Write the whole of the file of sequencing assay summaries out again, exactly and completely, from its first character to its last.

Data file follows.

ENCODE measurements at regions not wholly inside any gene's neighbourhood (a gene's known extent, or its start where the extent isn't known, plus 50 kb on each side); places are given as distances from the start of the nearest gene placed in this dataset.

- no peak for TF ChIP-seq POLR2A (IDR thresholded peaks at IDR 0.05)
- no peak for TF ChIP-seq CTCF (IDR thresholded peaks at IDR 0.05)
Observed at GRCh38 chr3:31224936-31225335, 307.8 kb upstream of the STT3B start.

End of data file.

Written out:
ENCODE measurements at regions not wholly inside any gene's neighbourhood (a gene's known extent, or its start where the extent isn't known, plus 50 kb on each side); places are given as distances from the start of the nearest gene placed in this dataset.

- no peak for TF ChIP-seq POLR2A (IDR thresholded peaks at IDR 0.05)
- no peak for TF ChIP-seq CTCF (IDR thresholded peaks at IDR 0.05)
Observed at GRCh38 chr3:31224936-31225335, 307.8 kb upstream of the STT3B start.